Germans are falling out of love with their carmakers. Angela Merkel knows it

The German economy - in 60 seconds
The German economy - in 60 seconds

Germany's most important industry has a tough new critic: Chancellor Angela Merkel.

Campaigning to win a fourth term in elections on Sunday, Merkel has turned her fire on German automakers who once could do no wrong.

Speaking at last week's Frankfurt auto show, she took executives to task for an emissions scandal that rocked Volkswagen (VLKAY) in 2015 and could spell the end of the diesel car.

"A lot of trust has been destroyed," Merkel said. "That is why the industry must do everything to win back credibility and trust, in its own interest and that of employees and German industry."

Criticism from Merkel reflects a huge shift in popular sentiment that has made cozy relations with German automakers a political liability. An opinion poll last month found that 57% of Germans had lost trust in the industry, and two-thirds felt that politicians were still too close to the carmakers.

Long celebrated for its starring role in the German economy, revelations of emissions cheating at Volkswagen (and exploitation of loopholes by others) has exposed the industry to charges that dirty diesel engines are to blame for the country's air pollution problem.

Diesel sales slump, foreign brands advance

Sales of diesel cars have slumped this year and foreign brands are taking market share from their German rivals.

In some major cities, calls to ban diesel cars entirely are gathering strength. Munich, the home of BMW (BMWYY), is considering such a ban. So is Stuttgart, where Daimler's (DMLRY) Mercedes-Benz is based.

angela merkel volkswagen

Merkel has indicated that it's only a matter of time before Germany follows France, Britain, India and other countries in setting an expiration date for the sale of cars that use only fossil fuels.

It's a remarkable reversal of fortune for an industry that employs over 800,000 Germans -- 2% of the country's workers -- and has enjoyed close ties with the political establishment. The German state of Lower Saxony owns 20% of Volkswagen (VLKAF), for example, and elected leaders have a reputation for lobbying hard for the industry in Europe, and elsewhere.

"There is no other industry as important, and it's clear that there is a close relationship between the government and the industry," said Arndt Ellinghorst, head of Global Automotive Research at Evercore. "The government has always been lobbying for the industry."

Related: Germany says the 'diesel crisis' could hurt its economy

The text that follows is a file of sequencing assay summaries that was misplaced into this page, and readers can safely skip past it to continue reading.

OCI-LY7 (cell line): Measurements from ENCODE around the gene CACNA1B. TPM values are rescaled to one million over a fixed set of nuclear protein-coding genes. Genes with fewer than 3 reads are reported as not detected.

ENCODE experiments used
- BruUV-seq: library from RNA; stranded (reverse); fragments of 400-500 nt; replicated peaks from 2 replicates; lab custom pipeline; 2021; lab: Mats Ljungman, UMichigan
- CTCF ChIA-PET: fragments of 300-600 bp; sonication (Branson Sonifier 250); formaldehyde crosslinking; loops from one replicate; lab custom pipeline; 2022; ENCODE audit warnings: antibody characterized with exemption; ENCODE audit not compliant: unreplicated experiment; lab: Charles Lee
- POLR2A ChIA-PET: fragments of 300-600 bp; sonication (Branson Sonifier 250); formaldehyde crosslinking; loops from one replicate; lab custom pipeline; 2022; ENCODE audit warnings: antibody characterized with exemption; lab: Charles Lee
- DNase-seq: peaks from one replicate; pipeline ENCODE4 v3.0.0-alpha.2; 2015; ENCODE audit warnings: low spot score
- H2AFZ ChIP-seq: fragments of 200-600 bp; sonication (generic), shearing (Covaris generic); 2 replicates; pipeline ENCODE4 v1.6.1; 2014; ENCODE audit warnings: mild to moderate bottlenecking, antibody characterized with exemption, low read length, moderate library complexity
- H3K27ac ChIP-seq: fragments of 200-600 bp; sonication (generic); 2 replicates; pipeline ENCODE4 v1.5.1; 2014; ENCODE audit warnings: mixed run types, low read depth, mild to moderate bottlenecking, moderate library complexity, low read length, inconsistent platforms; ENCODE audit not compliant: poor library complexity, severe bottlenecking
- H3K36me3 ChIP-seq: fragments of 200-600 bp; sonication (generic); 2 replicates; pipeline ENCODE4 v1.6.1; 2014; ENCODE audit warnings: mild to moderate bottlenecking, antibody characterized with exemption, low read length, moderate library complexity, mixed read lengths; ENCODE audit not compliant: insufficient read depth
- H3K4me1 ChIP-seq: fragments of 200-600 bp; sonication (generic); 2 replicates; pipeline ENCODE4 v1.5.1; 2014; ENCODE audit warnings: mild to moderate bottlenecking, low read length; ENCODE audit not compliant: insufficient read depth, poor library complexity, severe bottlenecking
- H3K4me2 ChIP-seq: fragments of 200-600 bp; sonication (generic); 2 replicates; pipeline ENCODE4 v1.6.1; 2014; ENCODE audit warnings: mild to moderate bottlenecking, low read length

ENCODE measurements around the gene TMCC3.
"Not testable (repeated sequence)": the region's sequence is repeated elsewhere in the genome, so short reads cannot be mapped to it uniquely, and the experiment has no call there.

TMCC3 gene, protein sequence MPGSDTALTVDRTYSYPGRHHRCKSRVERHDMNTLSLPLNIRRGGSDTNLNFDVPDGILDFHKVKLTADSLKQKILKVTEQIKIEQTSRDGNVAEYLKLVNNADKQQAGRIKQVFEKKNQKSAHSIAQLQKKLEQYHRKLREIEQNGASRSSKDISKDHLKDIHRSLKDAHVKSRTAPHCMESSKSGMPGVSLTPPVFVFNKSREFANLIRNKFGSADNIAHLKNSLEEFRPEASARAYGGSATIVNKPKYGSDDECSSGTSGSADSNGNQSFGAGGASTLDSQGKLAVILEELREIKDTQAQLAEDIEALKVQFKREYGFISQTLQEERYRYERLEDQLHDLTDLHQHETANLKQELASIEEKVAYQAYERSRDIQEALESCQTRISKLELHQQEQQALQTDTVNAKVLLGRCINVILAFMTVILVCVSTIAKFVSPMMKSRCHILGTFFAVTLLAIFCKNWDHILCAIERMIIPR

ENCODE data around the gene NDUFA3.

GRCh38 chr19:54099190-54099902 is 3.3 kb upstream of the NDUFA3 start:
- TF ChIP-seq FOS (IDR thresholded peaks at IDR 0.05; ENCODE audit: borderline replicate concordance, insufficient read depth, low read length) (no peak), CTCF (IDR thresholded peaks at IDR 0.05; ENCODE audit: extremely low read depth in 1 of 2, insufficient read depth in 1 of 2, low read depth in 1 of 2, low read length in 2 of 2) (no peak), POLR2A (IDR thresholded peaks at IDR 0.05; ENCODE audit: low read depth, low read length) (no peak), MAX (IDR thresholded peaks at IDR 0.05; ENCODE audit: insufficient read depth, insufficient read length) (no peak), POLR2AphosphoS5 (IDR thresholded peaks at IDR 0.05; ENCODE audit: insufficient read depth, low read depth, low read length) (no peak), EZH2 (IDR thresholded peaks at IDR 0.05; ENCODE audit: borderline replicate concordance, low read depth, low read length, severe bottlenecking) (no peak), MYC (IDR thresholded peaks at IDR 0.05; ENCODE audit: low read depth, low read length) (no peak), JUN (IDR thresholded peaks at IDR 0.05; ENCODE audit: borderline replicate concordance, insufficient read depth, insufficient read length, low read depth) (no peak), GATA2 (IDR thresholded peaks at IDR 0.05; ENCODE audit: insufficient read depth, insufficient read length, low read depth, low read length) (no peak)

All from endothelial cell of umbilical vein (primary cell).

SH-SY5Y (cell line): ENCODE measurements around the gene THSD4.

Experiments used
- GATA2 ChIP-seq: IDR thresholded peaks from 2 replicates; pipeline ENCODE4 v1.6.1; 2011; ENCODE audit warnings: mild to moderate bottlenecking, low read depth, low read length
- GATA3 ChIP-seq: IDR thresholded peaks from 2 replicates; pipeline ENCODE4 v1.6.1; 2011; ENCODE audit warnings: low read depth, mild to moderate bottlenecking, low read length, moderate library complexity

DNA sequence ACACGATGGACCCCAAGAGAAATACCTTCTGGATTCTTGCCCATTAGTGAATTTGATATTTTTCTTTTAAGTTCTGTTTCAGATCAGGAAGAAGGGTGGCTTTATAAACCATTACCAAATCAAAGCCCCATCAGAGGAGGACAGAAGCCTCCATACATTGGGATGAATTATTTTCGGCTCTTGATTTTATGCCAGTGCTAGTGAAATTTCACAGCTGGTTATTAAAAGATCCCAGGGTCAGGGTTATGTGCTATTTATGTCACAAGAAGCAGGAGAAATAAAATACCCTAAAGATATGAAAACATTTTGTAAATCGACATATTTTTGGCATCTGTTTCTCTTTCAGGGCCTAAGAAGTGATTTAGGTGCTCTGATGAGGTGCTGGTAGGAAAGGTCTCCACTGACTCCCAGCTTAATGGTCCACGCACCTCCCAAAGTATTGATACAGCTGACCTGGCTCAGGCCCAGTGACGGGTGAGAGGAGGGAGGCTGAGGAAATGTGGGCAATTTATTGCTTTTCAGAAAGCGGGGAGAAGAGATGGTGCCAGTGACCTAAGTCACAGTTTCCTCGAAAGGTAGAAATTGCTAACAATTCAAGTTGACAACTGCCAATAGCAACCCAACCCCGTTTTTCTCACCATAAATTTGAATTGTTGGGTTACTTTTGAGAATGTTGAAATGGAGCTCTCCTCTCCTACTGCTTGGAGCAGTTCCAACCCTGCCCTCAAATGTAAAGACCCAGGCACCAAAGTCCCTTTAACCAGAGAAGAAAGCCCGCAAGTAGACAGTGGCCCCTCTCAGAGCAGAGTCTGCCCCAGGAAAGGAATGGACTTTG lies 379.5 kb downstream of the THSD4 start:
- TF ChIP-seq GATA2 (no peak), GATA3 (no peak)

Merkel got her hands dirty too, and not just in lobbying European officials.

Mary Nichols, chair of the California Air Resources Board, testified before the German parliament earlier this year that Merkel had complained about the state's tough emissions standards during a 2010 meeting with former Gov. Arnold Schwarzenegger.

Nichols said she had never before experienced such an intervention.

merkel car

Those tough emissions standards -- and efforts to circumvent them -- are at the core of the industry's predicament.

Diesel emits far more harmful air pollutants than gasoline, yet it was popular in Europe for decades because governments offered tax incentives in the hope of reducing CO2 emissions. (Diesel engines were thought to be more fuel efficient.) German and French automakers invested heavily in the technology.

European consumers, who were able to save on fuel costs, gravitated toward more expensive luxury models. In Germany, where both the modern car and diesel engine were born, the number of registered diesel cars had soared by 50% to 15 million since 2008, according to Commerzbank.

Related: German automakers confront a diesel rebellion in their own backyard

But Volkswagen, which owns the Audi, Skoda, SEAT and Porsche brands, could not keep pace with tougher emissions standards. U.S. prosecutors allege that its engineers knew as far back as 2006 that the company's new 2.0 liter diesel engine would not be capable of complying with regulations.

Instead of going back to the drawing board, they designed a "defeat device" software function that allowed cars to detect when their emissions were being tested, and to boost performance during that time.

The scheme went on for nearly a decade before being discovered. When it was, demand for diesels collapsed in Europe, the only market where tax incentives have made them a major factor.

"It's a purely European technology," said Ellinghorst. "You can't sell diesels in the United States and you can't sell them in China."

Throwing money at electric vehicles

German automakers are now pouring investment dollars into hybrid and electric vehicles. Volkswagen, the world's largest automaker by sales, announced last week that it will spend more than €50 billion ($60 billion) on battery cells as it pushes to electrify all 300 models in its range by 2030.

"We have got the message and we will deliver. This is not some vague declaration of intent," said CEO Matthias Müller. "The transformation in our industry is unstoppable."

Related: Germany's economic strength masks rising inequality

The German government wants to see 1 million electric cars on its roads by 2020, a goal that would require major investments in infrastructure, including charging stations.

Merkel, who is leading the polls by a wide margin, would be in prime position to help that transition if she wins Sunday's vote. The economic incentives are clear: German automakers exported 4.4 million cars in 2016.

"There is a big shift underway," said Ellinghorst. "The Germans have to move their know-how away from diesel and into electrics."

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